Nearly 400 people were in Iraqi army custody and 250 were killed, an Iraqi military source said. Government spokesman Ali al-Dabbagh put the number of dead at 150 to 200.
There had been women and children in the camp but it was not clear how many were among the casualties, National Security Minister Shirwan al-Waeli told Reuters."One of the signs of the coming of the Mahdi was to be the killing of the Ulema (clerical hierarchy) in Najaf," "He claimed to be the Mahdi," Waeli said of the cult's leader, adding that he had used the full name Mahdi bin Ali bin Ali bin Abi Taleb, claiming descent from the Prophet Mohammad.
Among previous violent instances of people saying they are the Mahdi were an opposition movement to British imperial forces in Sudan in the 1880s and a group of several hundred, including women, that took over the Grand Mosque in Mecca in 1979.
The parallels are striking, for the occupation of Indian country had been accomplished and this was the final resistance movement.
They believed this magical dance would bring back the buffalo and eliminate their white enemies.But white Americans became frightened of the ghost dance and demanded protection, leading to the Wounded Knee.
In early October of 1890, Kicking Bear, a Minneconjou, visited Sitting Bull at Standing Rock. He told him of the visit he and his brother-in-law, Short Bull, had made to Nevada to visit Wovoka. They told him of the great number of other Indians who were there as well. They referred to Wovoka as the Christ and told of the Ghost Dance that they had learned and the way that the Christ had flown over them on their horseback ride back to the railroad tracks, teaching them Ghost Dance songs. And they told him of the phophecy that, next spring, when the grass was high, the earth would be covered with new soil, burying all the white men.The new soil would be covered with sweet grass, running water and trees; the great herds of buffalo and wild horses would return. All Indians who danced the Ghost Dance would be taken up into the air and suspended there while the new earth was being laid down. Then they would be replaced there, with the ghosts of their ancestors, on the new earth. Only Indians would live there then.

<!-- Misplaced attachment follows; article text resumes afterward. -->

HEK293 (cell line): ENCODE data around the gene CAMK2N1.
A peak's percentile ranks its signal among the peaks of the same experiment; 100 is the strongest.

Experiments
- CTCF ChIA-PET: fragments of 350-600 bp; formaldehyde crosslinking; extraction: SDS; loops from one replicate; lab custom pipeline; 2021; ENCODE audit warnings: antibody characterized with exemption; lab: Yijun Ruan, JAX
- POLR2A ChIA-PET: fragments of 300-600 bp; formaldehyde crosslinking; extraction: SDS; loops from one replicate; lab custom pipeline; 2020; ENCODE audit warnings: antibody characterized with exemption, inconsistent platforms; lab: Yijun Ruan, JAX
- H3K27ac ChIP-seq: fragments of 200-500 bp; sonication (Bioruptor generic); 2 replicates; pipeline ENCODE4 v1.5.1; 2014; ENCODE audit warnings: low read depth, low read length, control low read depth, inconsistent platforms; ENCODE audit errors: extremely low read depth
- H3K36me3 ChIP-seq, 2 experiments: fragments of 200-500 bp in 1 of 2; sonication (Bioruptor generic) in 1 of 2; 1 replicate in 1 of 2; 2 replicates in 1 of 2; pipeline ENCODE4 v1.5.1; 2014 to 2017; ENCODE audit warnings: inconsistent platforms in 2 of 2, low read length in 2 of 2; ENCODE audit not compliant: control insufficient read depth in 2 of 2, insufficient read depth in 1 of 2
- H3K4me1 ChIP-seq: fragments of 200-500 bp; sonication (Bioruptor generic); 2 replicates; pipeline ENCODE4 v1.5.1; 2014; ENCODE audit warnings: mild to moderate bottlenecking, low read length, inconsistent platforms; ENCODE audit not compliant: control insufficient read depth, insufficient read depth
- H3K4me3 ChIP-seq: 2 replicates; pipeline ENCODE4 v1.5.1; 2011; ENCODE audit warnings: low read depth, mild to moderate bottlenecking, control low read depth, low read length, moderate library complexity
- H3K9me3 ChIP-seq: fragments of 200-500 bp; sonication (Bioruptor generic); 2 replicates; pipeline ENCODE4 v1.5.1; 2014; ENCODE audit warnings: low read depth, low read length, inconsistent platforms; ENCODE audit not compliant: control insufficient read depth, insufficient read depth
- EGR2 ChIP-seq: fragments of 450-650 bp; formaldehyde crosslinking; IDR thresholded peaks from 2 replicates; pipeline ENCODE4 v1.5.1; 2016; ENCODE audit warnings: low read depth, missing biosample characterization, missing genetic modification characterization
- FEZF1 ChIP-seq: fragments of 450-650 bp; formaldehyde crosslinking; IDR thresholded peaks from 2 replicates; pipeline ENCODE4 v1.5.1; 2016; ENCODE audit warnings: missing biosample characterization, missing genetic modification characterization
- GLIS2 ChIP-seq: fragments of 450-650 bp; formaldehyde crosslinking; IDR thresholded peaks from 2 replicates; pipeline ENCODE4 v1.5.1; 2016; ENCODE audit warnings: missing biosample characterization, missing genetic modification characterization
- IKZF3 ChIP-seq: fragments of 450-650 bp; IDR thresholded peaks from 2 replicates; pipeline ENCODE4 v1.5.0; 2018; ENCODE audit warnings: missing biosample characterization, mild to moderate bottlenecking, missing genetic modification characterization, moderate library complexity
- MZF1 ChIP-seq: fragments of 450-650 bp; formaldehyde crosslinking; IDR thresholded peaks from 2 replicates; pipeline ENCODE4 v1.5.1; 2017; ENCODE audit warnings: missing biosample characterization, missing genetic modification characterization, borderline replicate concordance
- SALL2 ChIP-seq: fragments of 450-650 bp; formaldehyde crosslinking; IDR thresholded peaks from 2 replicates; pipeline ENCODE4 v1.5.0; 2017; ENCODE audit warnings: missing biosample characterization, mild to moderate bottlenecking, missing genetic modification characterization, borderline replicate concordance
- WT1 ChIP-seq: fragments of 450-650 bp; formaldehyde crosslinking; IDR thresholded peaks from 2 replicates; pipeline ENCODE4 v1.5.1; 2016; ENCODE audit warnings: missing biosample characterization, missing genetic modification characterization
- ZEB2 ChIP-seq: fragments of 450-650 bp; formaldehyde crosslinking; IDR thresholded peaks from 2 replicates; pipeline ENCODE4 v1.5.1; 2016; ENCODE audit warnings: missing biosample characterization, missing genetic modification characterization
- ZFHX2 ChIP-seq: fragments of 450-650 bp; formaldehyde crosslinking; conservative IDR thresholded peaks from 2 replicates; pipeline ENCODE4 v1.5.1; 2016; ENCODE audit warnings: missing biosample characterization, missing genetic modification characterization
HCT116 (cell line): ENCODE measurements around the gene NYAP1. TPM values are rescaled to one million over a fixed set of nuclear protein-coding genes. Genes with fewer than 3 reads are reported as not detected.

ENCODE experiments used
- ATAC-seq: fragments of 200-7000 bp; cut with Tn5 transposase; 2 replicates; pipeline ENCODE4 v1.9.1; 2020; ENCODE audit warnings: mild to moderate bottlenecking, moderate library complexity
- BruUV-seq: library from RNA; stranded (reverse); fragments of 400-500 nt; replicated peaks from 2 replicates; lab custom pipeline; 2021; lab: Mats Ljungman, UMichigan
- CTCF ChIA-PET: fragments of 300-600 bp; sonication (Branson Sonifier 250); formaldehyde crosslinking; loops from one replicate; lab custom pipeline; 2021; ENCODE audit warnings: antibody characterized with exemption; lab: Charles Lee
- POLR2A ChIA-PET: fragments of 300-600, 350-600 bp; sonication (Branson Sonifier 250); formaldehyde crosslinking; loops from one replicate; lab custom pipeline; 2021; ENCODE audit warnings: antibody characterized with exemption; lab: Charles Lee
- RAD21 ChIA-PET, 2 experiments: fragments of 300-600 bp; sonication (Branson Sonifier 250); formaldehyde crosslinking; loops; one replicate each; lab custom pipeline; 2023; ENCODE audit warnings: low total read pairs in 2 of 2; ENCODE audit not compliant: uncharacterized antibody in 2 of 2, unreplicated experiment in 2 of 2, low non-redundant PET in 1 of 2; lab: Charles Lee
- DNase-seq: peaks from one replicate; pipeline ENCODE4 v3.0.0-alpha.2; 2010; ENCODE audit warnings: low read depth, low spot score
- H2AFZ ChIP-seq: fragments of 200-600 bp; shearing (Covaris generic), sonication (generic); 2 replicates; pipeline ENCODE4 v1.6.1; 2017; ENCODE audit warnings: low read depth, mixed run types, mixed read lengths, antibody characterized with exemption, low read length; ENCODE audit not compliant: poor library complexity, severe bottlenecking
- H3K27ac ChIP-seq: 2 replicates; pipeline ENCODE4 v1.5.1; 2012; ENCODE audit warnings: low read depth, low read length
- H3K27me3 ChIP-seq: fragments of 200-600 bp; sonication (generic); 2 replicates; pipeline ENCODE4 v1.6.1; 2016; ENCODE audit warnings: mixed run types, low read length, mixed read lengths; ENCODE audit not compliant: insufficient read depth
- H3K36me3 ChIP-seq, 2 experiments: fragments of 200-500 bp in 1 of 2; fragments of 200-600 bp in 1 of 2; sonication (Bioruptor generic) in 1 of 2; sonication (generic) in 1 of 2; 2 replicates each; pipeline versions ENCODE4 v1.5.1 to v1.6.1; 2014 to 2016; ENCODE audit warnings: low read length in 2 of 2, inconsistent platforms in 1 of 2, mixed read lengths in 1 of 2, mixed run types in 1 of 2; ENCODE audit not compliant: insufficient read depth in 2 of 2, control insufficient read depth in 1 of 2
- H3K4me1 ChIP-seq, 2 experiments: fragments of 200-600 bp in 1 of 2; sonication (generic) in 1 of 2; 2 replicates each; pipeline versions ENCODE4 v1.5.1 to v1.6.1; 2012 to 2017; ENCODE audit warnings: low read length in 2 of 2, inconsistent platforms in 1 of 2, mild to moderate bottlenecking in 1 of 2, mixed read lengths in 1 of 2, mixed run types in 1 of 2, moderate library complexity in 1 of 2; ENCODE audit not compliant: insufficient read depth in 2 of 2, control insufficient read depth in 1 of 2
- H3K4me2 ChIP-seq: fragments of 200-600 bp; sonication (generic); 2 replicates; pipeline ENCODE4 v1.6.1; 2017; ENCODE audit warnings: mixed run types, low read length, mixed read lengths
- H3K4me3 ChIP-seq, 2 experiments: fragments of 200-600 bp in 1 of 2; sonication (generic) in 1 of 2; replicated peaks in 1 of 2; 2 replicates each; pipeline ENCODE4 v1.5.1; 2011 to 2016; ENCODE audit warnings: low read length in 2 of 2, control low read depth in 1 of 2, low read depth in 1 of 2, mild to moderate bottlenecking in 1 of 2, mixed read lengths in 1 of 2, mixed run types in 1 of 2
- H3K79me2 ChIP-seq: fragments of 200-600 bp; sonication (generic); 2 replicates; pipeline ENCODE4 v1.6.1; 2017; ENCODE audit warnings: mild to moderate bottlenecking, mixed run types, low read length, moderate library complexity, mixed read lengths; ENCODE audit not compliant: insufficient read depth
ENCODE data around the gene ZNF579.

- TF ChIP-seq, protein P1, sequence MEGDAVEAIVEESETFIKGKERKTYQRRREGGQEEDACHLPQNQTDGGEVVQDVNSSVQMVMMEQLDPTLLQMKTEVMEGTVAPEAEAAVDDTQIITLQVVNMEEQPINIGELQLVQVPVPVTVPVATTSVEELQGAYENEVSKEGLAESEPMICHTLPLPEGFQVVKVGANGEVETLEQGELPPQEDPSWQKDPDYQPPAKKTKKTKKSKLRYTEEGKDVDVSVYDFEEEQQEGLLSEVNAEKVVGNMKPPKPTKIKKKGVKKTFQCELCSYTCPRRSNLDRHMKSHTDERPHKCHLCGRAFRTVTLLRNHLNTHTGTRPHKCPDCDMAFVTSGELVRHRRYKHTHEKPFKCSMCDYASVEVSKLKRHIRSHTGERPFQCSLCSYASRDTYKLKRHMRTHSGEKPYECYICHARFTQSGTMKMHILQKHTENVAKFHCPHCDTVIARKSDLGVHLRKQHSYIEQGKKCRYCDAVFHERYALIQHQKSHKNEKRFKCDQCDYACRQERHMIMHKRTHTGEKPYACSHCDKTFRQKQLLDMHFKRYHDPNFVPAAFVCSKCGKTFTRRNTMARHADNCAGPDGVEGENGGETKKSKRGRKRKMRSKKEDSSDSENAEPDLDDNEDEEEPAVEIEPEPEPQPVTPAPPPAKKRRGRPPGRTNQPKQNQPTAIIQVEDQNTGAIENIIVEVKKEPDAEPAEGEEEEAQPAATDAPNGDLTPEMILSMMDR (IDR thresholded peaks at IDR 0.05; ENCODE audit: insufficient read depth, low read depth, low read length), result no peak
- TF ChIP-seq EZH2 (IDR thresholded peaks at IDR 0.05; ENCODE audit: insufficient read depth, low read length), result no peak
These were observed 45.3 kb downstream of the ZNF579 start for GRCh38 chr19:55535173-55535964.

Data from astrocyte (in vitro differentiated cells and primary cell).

This new religion was being taught at all of the Sioux reservations now. Big Foot's band, which consisted mostly of women who had lost their husbands and/or other male relatives in battles with Custer, Miles and Crook, would dance until they collapsed, hoping to guarantee the return of their dead warriors. Sitting Bull greatly doubted that the dead would be be brought back to life. He had no personal objections to people dancing the Ghost Dance; however he had heard that the agents were getting nervous about all of the dancing and were calling in the soldiers on some reservations. He did not want the soldiers to return to kill more of his people. Kicking BearGhost Dance shirts, painted with magic symbols, the soldiers bullets would not strike them. Sitting Bull consented to Kicking Bear remaining at Standing Rock and teaching the Ghost Dance.
The Need for Arab Anarchism